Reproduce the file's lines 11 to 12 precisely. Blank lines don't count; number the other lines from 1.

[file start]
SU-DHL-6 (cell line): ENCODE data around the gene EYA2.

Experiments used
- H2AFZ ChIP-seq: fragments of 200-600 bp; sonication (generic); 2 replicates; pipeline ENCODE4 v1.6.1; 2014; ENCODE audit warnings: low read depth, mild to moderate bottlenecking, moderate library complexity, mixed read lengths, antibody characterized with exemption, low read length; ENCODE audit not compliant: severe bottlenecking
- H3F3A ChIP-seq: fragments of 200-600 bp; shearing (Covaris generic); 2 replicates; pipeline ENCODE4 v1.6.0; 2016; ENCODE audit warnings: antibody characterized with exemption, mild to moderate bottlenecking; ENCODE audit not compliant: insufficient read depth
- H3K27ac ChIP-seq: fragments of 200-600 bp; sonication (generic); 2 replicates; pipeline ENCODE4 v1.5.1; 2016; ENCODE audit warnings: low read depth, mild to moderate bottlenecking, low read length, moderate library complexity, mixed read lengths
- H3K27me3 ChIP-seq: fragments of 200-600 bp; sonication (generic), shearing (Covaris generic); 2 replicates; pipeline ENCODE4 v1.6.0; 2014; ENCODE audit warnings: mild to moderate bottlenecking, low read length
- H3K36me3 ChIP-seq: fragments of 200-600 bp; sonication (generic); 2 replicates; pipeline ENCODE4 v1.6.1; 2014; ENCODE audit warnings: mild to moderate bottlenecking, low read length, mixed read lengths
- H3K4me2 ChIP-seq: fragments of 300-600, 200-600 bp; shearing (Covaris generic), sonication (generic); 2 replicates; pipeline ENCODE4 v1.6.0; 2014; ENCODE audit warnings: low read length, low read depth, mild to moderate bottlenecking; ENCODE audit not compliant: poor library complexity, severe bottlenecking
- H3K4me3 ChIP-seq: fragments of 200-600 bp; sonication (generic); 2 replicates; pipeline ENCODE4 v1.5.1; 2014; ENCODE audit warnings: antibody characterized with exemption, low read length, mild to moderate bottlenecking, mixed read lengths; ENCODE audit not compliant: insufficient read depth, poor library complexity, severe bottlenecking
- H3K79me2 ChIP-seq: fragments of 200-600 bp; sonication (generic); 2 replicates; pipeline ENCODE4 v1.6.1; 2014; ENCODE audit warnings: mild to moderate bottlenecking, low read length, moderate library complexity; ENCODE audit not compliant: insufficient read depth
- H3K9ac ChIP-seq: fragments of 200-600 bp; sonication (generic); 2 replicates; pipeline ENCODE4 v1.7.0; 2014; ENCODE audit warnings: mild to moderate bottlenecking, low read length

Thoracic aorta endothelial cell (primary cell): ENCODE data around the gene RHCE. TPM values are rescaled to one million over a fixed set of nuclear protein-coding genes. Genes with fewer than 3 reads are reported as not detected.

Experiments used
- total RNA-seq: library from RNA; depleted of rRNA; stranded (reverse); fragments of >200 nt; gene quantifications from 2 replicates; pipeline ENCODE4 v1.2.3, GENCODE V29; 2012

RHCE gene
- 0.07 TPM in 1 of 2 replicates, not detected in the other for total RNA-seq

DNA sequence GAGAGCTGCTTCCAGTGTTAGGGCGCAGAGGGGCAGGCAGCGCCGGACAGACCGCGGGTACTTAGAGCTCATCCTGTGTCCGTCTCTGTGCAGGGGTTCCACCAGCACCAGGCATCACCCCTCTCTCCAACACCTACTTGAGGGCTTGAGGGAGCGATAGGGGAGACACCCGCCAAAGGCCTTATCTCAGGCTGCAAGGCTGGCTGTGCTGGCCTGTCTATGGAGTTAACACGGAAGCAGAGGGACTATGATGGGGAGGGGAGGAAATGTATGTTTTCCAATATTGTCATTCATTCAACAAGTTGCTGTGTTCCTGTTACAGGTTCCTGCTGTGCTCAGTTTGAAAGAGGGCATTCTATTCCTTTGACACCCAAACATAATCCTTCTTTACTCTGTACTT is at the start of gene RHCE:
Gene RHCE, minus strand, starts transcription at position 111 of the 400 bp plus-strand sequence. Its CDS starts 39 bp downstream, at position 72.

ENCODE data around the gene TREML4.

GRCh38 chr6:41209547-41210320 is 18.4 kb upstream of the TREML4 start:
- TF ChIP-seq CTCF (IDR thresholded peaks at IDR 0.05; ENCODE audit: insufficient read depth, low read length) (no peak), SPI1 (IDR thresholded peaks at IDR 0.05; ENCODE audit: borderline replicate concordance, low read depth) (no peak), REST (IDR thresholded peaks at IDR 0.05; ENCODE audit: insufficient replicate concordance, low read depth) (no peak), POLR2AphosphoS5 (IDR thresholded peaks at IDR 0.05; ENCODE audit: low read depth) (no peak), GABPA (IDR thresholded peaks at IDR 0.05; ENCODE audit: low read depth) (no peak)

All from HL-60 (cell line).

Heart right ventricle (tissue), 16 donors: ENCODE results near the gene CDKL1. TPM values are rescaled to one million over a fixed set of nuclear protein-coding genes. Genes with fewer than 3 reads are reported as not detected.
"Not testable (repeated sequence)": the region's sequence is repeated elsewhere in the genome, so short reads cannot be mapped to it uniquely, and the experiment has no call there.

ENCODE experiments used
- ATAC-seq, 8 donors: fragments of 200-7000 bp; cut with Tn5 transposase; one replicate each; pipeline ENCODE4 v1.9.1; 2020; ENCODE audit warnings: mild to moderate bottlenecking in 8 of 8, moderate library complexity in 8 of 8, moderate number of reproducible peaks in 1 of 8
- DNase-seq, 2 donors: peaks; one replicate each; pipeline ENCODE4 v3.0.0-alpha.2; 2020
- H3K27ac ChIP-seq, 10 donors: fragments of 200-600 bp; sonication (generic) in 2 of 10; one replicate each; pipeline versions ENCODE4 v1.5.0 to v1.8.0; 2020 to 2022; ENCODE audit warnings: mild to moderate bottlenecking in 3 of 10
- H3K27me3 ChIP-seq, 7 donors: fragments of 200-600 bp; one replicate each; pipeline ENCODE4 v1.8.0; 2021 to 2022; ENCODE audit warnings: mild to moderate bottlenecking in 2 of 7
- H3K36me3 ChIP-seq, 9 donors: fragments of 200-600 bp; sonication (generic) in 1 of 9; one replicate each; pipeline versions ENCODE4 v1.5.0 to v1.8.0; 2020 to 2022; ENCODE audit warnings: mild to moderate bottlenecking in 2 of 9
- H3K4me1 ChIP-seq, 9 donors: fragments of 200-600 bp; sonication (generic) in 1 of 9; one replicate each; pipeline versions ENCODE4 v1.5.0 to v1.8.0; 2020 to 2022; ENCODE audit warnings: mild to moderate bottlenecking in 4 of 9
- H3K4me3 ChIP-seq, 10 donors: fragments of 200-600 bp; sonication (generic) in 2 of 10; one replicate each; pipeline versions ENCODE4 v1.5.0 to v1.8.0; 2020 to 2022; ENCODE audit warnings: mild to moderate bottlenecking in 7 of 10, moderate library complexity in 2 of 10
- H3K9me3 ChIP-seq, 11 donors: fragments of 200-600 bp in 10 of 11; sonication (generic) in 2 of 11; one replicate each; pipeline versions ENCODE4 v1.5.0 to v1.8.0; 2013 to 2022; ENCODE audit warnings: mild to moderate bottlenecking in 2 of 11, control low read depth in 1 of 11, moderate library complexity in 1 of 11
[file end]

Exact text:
- H3K9ac ChIP-seq: fragments of 200-600 bp; sonication (generic); 2 replicates; pipeline ENCODE4 v1.7.0; 2014; ENCODE audit warnings: mild to moderate bottlenecking, low read length

Thoracic aorta endothelial cell (primary cell): ENCODE data around the gene RHCE. TPM values are rescaled to one million over a fixed set of nuclear protein-coding genes. Genes with fewer than 3 reads are reported as not detected.